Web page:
Diana A. Dunn, Esquire, Department of Justice, Wilmington, Delaware – Attorney for the State.
Joseph A. Hurley, Esquire, Wilmington, Delaware – Attorney for the Defendant.
JOHN A. PARKINS, JR., JUDGE
This case calls upon the court to decide whether the Fourth Amendment requires the State to show that the police strictly complied with their written procedures when operating a sobriety checkpoint. The defendant contends that his stop at a checkpoint deprived him of his Fourth Amendment rights and that the discovery and seizure of evidence of intoxication after that stop constitutes fruit of the poisonous tree. For the reasons which follow, the court finds that the stop of Defendant did not violate his Fourth Amendment protections and consequently there is no taint to the later discovered evidence. His motion to suppress is therefore denied.
On April 27, 2012 at 10:00 p.m. the Check Point Strike Force set up a sobriety checkpoint on southbound South Market Street in Wilmington. The checkpoint was scheduled to operate until 2:00 a.m. the next morning. The site was selected because of the comparatively high rate of drunk driving arrests in that area—in 2010 there were 26 DUI arrests and one alcohol-related motor vehicle fatality in the vicinity of the checkpoint where Defendant was stopped.
In the instant case there could be little doubt to an approaching motorist that a sobriety checkpoint was ahead. There were large illuminated signs warning motorists that they were approaching a sobriety checkpoint. Marked police cars with their emergency lights flashing abounded, and spotlights illuminated the checkpoint's command post. Specially trained uniformed police officers, wearing reflective vests, manned the checkpoint. Orange traffic cones topped by flashing lights served to narrow the traffic to one lane as the motorist approached the checkpoint itself.
The intrusion at the checkpoint was minimal. All cars were stopped and each driver was asked to roll down the window. A uniformed officer did not question the driver but simply explained to the driver that the police were operating a sobriety checkpoint. If the officer saw no signs of impairment, the driver was permitted to go on his or her way, in which case the entire encounter with the police officer lasted no more than a few seconds. In instances where the officer observed signs of impairment, the driver was asked to pull off to a well lit area for further investigation.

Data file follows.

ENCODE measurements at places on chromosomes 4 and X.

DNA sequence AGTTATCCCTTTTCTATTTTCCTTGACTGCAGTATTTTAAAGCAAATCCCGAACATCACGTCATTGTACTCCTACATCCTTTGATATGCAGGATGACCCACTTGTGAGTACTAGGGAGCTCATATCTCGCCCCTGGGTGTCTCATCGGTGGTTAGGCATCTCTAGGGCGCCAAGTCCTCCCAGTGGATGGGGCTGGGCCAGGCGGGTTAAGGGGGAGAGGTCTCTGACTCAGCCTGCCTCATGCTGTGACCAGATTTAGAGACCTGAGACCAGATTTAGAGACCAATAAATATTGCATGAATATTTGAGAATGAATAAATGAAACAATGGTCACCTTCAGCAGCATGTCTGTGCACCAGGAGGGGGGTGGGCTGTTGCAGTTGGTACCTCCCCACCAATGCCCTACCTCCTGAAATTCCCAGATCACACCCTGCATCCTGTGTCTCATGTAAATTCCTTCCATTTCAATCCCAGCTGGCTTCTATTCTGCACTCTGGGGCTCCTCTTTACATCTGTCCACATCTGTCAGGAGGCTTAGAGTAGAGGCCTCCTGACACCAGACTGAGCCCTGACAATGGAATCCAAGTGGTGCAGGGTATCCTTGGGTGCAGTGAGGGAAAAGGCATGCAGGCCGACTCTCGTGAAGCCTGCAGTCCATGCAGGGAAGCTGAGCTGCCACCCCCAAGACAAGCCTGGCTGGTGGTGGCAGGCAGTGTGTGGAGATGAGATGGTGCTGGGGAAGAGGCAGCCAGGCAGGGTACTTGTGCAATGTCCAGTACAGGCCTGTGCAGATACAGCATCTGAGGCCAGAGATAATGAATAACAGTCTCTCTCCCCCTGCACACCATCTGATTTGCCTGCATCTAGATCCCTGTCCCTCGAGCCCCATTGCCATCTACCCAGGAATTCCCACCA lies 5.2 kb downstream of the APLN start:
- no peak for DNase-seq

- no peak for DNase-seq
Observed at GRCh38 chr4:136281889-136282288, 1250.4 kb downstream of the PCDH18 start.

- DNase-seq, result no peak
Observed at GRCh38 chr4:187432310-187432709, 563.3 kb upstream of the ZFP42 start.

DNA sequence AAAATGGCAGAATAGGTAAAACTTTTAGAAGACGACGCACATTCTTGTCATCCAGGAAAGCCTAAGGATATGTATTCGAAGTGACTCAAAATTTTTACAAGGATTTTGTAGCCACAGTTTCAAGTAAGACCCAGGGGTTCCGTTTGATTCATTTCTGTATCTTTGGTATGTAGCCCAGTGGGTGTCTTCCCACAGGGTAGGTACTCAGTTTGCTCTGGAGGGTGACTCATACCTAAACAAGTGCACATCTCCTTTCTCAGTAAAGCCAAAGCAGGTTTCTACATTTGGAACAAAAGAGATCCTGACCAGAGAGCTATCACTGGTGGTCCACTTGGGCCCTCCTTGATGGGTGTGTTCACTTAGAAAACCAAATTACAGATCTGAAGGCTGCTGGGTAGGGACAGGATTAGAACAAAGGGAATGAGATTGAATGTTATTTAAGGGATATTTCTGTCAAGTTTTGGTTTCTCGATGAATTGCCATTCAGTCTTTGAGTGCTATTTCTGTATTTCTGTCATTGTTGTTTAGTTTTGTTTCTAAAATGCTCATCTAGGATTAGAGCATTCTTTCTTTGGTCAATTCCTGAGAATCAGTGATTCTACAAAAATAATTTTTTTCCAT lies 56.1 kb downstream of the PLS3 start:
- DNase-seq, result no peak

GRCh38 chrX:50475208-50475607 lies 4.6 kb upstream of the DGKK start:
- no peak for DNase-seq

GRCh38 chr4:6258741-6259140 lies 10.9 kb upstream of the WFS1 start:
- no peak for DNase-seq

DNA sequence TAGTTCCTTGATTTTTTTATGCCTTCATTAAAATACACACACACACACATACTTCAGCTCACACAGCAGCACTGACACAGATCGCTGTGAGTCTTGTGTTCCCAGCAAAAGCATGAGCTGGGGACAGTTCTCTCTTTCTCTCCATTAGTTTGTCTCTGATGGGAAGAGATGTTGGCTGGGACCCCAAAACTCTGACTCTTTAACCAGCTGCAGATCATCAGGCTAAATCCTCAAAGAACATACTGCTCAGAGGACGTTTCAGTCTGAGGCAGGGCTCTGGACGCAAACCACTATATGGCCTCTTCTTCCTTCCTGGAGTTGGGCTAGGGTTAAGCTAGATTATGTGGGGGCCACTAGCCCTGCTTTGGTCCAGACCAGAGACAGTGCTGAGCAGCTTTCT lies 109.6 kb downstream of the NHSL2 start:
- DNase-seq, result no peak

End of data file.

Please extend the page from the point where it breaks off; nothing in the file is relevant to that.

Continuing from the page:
When Defendant Cook stopped at the checkpoint, the officer detected signs he was impaired. In accordance with standard procedure, Cook was asked to pull over to the side, where police conducted an additional investigation which revealed that Cook was intoxicated. Defendant does not contend that the direction to pull off to the side of the road and the investigation done there were constitutionally defective. He argues instead that his initial stop as he passed through the checkpoint violated his Fourth Amendment right to be free from unreasonable seizures. Relying primarily, if not exclusively, on two Court of Common Pleas opinions, Defendant asserts that the Fourth Amendment requires the State to show that the police strictly complied with the written police procedures governing sobriety checkpoints.
A. The stop of defendant did not violate the Fourth Amendment.
The primary question here is whether the Fourth Amendment requires strict compliance with the protocol developed by Delaware police for the operation of sobriety checkpoints. It does not.
1. Defendant was "seized" within the meaning of the Fourth Amendment
Most Fourth Amendment analyses begin with a determination whether there has been a search or seizure contemplated by that amendment. This issue can be quickly disposed of here. The law is well settled that defendant Cook was "seized" when he was ordered by the police to stop and roll down his window. "Temporary detention of individuals during the stop of an automobile by the police, even if only for a brief period and for a limited ...